Nodding, I take a step forward and almost stick my nose against the glass of the tank. Just gazing upon this monstrosity makes me feel unclean, so I close my eyes and try to feel for what I’m looking for with my soul force.
Soon, I find it.
A trickle of qi, seemingly without source, springing up from nothing, deep within the mass of flesh, where that malformed thing’s dantian rests.
A Well of qi.
As far as Wells go, this one is very weak, of course. The flow of qi it produces is slow and almost undetectable, even though the thing’s consciousness has been reduced to its most basic form and stripped of all its defensive instincts and shouldn’t display any resistance to outside investigation.
But as weak as it is, that flow of qi is steady.
The Well keeps creating qi out of thin air to nourish and sustain the mass of cancerous flesh that serves as its host body.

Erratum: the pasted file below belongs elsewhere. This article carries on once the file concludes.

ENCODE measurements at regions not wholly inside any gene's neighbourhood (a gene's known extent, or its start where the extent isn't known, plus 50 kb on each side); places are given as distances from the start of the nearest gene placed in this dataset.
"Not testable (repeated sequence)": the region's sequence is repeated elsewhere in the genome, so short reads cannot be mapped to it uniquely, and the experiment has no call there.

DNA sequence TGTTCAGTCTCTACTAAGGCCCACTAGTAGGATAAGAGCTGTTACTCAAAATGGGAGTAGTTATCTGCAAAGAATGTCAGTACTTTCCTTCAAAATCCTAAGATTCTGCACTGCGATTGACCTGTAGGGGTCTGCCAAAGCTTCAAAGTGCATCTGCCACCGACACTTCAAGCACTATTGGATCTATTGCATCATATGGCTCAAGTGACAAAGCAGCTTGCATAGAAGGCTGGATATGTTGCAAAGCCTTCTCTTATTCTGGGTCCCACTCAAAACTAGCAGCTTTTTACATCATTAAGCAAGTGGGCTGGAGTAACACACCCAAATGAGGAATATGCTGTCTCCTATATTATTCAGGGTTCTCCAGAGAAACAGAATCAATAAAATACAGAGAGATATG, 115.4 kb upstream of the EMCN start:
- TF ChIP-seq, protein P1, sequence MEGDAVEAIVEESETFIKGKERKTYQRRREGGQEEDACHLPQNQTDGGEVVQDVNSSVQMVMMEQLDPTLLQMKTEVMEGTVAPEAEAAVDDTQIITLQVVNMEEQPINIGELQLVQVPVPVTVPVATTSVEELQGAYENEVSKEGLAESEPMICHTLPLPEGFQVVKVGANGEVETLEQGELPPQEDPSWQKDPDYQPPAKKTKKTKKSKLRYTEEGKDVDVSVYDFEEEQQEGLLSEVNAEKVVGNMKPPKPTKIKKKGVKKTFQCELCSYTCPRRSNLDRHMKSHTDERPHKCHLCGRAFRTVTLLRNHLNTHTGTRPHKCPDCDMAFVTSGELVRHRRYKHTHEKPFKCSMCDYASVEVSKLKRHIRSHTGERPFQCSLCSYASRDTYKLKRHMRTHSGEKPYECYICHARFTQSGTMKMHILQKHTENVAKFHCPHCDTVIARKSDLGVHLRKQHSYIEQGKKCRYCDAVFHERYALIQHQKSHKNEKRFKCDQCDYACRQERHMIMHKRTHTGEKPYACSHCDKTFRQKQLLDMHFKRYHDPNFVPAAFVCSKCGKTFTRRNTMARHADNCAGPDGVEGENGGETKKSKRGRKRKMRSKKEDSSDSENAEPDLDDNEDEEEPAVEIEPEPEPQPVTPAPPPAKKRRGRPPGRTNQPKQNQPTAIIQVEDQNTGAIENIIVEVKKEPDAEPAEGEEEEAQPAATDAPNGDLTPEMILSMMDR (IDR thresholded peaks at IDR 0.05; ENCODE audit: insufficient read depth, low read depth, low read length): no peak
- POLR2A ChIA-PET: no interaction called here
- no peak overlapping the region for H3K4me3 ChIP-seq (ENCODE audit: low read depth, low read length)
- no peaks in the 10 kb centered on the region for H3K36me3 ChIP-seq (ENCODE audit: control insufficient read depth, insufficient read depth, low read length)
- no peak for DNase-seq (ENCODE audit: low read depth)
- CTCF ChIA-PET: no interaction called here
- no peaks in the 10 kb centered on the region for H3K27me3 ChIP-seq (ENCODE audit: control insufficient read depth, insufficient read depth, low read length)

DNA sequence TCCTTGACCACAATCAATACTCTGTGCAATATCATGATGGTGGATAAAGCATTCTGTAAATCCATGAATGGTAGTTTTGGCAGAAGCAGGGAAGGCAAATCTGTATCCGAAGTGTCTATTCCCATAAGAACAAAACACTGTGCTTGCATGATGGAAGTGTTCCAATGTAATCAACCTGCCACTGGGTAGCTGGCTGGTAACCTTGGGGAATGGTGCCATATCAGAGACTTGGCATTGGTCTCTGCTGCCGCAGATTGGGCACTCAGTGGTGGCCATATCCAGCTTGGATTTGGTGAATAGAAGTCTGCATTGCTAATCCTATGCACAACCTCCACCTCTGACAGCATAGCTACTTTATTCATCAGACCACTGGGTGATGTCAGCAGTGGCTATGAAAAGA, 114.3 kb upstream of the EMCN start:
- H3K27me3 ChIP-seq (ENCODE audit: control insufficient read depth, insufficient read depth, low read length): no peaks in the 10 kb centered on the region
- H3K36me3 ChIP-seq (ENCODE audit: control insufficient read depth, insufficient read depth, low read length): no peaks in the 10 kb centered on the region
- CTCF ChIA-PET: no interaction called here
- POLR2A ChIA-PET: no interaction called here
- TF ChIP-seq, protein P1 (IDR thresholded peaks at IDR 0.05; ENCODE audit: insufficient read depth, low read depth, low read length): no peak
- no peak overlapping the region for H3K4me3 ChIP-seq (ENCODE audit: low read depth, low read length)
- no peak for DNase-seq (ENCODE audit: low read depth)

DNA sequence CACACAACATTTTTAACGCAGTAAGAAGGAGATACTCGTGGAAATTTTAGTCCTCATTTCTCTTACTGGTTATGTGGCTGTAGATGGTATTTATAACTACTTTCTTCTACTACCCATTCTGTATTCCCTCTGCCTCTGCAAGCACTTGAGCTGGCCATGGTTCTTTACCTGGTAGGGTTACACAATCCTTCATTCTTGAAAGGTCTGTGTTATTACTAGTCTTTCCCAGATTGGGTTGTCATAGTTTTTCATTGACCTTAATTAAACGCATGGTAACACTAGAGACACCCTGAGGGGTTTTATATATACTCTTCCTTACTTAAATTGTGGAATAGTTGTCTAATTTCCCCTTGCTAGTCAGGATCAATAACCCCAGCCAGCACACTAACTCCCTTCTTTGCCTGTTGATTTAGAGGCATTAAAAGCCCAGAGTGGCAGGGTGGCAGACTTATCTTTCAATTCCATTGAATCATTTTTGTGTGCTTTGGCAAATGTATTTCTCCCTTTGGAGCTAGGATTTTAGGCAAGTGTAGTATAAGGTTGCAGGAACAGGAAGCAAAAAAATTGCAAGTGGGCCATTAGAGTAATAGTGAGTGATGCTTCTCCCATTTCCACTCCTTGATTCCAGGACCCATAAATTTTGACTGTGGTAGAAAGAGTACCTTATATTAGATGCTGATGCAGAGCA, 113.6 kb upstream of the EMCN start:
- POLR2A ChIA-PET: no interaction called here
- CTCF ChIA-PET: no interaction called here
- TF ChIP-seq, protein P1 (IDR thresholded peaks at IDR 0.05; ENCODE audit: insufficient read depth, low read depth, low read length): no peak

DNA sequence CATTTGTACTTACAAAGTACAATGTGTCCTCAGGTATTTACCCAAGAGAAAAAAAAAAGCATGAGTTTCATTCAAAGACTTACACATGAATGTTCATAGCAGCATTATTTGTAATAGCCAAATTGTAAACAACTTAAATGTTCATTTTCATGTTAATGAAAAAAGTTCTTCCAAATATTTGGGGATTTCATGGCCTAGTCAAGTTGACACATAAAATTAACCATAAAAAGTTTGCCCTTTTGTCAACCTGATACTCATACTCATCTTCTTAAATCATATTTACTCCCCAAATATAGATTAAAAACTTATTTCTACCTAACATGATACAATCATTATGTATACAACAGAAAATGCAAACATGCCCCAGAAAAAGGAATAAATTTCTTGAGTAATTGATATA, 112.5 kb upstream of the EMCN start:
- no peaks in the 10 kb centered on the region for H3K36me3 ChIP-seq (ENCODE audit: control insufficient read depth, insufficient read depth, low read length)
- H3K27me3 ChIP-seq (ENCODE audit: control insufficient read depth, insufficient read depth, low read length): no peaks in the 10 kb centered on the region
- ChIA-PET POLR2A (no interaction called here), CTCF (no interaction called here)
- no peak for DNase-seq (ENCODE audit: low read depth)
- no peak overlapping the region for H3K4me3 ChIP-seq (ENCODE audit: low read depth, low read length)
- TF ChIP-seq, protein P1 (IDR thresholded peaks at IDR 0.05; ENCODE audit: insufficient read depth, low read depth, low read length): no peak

And we can siphon some of this qi for ourselves.
In essence, this disgusting thing is a self-sustaining, inexhaustible qi generator.
For the first time in history, qi is being produced by something that’s not an overgod. Real, usable qi, too. Not the Tainted ersatz the demons use for themselves. Something that humans can make use of. Something that humans can absorb and employ for their own benefits, without their soul ripping itself to shreds in abject suffering as soon as they come into contact with it.
An artificial, man-made Well.
And thus, my task is – almost – complete.
Harnessing the Taint to create the apostles was already a very strong start. We still have to see if their growth rate will remain as steep and steady as it currently is, but if it does, humanity will have gained the ability to muster up virtually endless armies of disposable cannon fodder.